Last week, Vancouver-based real estate developer Peterson Group commenced construction on Frame, their latest project in Vancouver that's located at 2725-2751 Kingsway in the Norquay Village neighbourhood, next door to the Purdys Chocolatier Factory at the intersection of Kingsway and Earles Street, and across the street from Norquay Park.
Peterson Group submitted their rezoning application for the site -- an L-shaped site formerly occupied by an auto-repair shop, a two-storey furniture store, and a surface parking lot -- in June 2019, and the site was successfully rezoned from RS-1 (Residential) and C-2 (Commercial) to CD-1 (Comprehensive Development) in June 2021.
Frame will consist of two 10-storey towers atop a shared four-to-five-storey L-shaped podium, with 217 strata condominium units (originally 219) and commercial retail units on the ground floor. The retail component will include 12 units, with sizes ranging from 567 sq. ft to 2,132 sq. ft, according to a commercial listing.
Three levels of underground parking will be provided and will include 259 vehicle spaces and 414 bicycle spaces (based on the originally-proposed 219 units).
Residential entrances will be located on both Kingsway and Earles Street. Along the latter, ground-floor residential units will be accessible from both the interior and the street, with all ground-floor units having a patio with direct access to Earles Street or Duke Street, on the rear side of the building, according to a City of Vancouver report.
The project was originally a joint venture between Peterson Group and Coromandel Properties, but the latter is no longer involved in any capacity, as STOREYS reported in April.
Coromandel Properties once held a 35% interest in the Frame project, but then sold a portion of their share to Peterson in order to raise funding that it needed for its other projects, prior to seeking creditor protection in February. Coromandel retained an option to buyback that portion, but the option was not exercised, and Peterson bought out Coromandel's share.
In a press release last week, Peterson did not mention Coromandel Properties by name, but said it now had "full control of the project."
Norquay Village and the Kingsway Corridor
Frame is located within the Norquay Village sub-neighbourhood of Renfrew-Collingwood, with the City of Vancouver approving its Norquay Village Neighbourhood Centre Plan over a decade ago in 2010.
"We feel we're in the fifth or sixth inning [of a nine-inning baseball game]," said Peterson's Director of Development Brendan Yee, when asked how far along we are in fulfilling the plan's vision. "We have started to see several more applications come through as of late, [including] mixed-use projects, each at various stages of development, along the Kingsway Corridor, and purpose-built rental and family-oriented housing forms to the north and west of Frame."
Norquay Village is centered around Kingsway, a main arterial road that begins at the New Westminster-Burnaby border all the way through Burnaby and well into Vancouver.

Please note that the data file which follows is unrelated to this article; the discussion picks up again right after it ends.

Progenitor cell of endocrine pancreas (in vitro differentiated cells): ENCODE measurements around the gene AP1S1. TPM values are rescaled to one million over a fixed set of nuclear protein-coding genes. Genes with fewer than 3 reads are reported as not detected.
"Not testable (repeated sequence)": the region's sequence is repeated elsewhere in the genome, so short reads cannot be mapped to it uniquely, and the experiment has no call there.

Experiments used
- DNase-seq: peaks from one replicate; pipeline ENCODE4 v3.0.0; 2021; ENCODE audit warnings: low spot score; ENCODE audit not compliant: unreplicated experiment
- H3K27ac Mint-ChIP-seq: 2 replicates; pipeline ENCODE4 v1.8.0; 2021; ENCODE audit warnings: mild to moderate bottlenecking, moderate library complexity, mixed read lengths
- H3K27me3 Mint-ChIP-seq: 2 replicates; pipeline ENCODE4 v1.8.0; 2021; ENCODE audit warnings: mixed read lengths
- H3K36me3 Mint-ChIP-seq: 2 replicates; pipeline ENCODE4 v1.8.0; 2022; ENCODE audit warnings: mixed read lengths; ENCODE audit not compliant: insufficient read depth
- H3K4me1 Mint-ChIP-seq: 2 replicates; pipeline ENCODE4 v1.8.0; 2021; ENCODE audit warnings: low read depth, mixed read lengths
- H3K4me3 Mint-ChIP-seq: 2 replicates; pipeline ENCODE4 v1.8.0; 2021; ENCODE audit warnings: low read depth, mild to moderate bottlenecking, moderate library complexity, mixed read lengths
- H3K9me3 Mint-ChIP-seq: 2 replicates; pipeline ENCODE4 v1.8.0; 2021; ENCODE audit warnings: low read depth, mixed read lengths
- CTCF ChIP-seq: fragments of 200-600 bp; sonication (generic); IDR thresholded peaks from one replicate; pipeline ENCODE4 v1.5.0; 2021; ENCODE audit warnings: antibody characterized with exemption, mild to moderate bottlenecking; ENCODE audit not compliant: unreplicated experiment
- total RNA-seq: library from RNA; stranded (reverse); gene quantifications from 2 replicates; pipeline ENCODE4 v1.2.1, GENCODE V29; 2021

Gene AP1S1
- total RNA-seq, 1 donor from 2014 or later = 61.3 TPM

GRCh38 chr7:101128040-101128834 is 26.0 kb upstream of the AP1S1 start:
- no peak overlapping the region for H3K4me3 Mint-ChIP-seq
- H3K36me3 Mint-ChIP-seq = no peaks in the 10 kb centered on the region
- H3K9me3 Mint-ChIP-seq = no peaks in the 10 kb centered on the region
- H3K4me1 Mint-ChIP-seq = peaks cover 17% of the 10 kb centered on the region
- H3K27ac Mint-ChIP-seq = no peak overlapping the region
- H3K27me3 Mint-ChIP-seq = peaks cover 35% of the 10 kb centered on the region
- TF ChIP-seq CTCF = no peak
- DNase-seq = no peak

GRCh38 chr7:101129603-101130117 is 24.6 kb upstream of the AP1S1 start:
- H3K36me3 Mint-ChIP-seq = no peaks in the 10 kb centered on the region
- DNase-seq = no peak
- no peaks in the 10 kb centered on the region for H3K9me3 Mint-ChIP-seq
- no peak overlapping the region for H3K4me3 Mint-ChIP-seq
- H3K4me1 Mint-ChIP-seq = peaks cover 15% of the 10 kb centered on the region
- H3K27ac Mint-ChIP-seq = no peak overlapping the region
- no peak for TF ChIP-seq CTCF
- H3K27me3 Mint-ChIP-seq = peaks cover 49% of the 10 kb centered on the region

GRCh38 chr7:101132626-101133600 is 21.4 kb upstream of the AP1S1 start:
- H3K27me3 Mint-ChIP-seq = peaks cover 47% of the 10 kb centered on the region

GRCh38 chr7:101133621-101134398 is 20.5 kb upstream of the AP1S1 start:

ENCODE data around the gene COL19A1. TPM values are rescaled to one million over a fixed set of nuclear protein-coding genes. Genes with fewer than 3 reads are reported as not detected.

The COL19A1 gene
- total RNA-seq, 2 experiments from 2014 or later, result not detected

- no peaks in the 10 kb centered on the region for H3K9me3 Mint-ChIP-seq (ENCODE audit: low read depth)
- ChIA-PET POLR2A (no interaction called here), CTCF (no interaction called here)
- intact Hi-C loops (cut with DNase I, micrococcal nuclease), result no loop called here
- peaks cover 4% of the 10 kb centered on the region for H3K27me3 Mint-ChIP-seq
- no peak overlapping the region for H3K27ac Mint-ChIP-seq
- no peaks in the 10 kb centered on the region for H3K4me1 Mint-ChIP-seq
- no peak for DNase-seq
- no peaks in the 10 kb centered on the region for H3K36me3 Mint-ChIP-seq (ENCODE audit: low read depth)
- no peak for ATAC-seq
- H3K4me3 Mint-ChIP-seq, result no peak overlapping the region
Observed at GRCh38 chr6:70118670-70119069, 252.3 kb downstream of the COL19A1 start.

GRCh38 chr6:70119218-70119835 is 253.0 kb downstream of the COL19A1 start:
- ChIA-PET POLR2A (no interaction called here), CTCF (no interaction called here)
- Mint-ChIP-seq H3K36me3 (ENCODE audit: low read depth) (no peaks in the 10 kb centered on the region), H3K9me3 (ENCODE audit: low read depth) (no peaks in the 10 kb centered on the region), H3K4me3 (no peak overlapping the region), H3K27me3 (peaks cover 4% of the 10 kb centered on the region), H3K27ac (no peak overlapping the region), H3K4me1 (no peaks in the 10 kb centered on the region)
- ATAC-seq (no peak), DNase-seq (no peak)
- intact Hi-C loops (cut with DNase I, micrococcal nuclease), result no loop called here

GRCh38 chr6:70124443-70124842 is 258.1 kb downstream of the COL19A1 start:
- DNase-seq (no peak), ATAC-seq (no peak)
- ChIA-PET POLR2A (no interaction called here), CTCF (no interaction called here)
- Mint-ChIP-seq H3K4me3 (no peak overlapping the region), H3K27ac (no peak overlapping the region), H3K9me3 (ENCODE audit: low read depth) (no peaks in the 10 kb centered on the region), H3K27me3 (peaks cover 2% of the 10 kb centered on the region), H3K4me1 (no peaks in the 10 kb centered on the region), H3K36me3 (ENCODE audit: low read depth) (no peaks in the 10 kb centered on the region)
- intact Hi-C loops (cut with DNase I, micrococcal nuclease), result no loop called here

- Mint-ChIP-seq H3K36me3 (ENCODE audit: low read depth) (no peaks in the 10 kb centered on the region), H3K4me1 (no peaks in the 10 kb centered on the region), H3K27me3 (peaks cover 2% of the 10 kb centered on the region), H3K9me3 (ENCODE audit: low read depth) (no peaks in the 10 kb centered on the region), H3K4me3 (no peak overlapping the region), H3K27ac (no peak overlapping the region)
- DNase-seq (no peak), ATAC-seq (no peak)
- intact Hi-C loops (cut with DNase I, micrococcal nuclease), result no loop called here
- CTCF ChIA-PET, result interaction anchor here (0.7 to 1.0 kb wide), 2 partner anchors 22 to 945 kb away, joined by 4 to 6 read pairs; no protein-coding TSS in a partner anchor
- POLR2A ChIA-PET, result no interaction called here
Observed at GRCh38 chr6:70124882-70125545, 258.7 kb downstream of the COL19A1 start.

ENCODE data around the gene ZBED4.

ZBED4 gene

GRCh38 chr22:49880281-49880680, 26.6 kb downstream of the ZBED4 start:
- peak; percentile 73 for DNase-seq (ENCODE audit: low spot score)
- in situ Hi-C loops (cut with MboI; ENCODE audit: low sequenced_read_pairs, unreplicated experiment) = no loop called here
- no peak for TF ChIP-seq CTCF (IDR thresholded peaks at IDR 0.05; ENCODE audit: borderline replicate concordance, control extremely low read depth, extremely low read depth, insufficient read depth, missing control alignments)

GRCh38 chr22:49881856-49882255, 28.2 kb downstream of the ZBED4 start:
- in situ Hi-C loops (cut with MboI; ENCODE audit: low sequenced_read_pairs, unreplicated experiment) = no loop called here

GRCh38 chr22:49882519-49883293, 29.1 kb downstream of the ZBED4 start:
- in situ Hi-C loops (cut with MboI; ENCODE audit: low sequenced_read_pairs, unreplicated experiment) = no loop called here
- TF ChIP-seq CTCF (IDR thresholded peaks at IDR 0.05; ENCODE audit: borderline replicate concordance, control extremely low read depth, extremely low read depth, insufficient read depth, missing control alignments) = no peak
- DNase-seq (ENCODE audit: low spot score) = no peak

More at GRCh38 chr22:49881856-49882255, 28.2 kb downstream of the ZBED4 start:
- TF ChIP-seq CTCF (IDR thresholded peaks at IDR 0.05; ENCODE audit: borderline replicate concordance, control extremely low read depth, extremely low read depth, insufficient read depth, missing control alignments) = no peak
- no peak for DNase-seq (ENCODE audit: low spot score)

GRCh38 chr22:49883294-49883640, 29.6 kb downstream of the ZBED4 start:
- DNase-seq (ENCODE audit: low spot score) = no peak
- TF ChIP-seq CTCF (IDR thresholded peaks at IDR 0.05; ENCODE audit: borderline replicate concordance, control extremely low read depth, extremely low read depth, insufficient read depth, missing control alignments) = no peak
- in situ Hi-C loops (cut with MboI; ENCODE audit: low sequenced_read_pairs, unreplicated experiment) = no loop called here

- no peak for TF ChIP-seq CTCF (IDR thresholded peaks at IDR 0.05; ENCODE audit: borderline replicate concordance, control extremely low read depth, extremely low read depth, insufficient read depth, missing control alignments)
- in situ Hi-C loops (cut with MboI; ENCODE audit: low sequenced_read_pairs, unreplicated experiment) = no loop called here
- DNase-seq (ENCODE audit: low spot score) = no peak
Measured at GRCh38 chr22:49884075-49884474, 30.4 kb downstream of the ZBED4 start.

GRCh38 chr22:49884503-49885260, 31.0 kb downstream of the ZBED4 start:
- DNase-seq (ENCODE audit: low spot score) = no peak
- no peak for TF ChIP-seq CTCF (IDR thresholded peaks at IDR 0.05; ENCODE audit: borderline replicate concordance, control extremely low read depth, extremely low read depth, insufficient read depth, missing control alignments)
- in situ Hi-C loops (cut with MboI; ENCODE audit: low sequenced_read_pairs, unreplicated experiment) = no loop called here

"The Kingsway Corridor offers some of Vancouver's best-kept secrets," Yee says. "Everyone you talk to has their own unique Kingsway memory, favourite restaurant, or coffee shop. The culture and community is vibrant, strong, and a true landmark in Vancouver."
Yee says that the Kingsway Corridor is in a league of its own, but offers a similar depth in culture to Vancouver's Fraser area, and offers a vibrancy like that of Mount Pleasant. In addition to Frame, Peterson Group also has two other projects in the works: a mixed-use rental project on Kingsway & Glen that began construction last year and a future project currently in the design phase.
Although not included in the plan area, Norquay Village greatly benefits from its proximity to the Expo Line SkyTrain's 29th Avenue Station and Nanaimo Station on Vanness Avenue -- about a 10-minute walk from Kingsway -- and that distance is a positive in more ways than one.
Aside from the convenient access to public transit, being close to the SkyTrain, but not too close to the SkyTrain provides the added benefit of less intensive density.
Within the Norquay Village community plan, mid-rise density has been designated for Kingsway, with low-rise housing one layer back, then stacked townhouses another layer back, and then infill housing beyond that. No area of Norquay has been designated for high-density development, and the City says that one of the reasons the nodes around the two SkyTrain stations were not included in the Norquay Village plan area was because they've been eyed for transit-oriented development.
Land-use designations for Norquay Village. (City of Vancouver)
Yee says this "thoughtful density" is definitely one of the appeals of Norquay Village.
"Some of the best cities in the world have adopted the mid-rise density form as it lends itself to a much more pedestrian-friendly option," he said. "The interesting thing about Frame's location is that it is only a 10-minute walk away from 29th Avenue Station. Many of our residents will receive the benefits of access to nearby rapid transit, but without the busier, higher-density development that it often comes with."
He adds that the lower-density forms in the area also provides better views of Downtown Vancouver, the North Shore mountains, as well as Burnaby, than would otherwise be available.
"Both Mount Pleasant and the Fraser neighbourhoods have transformed and grown with intention. We're thrilled to be seeing the same trajectory for the Kingsway Corridor and we see continued opportunity in the neighbourhood to complement what has already been built."
Construction on Frame is expected to be completed by late-2025.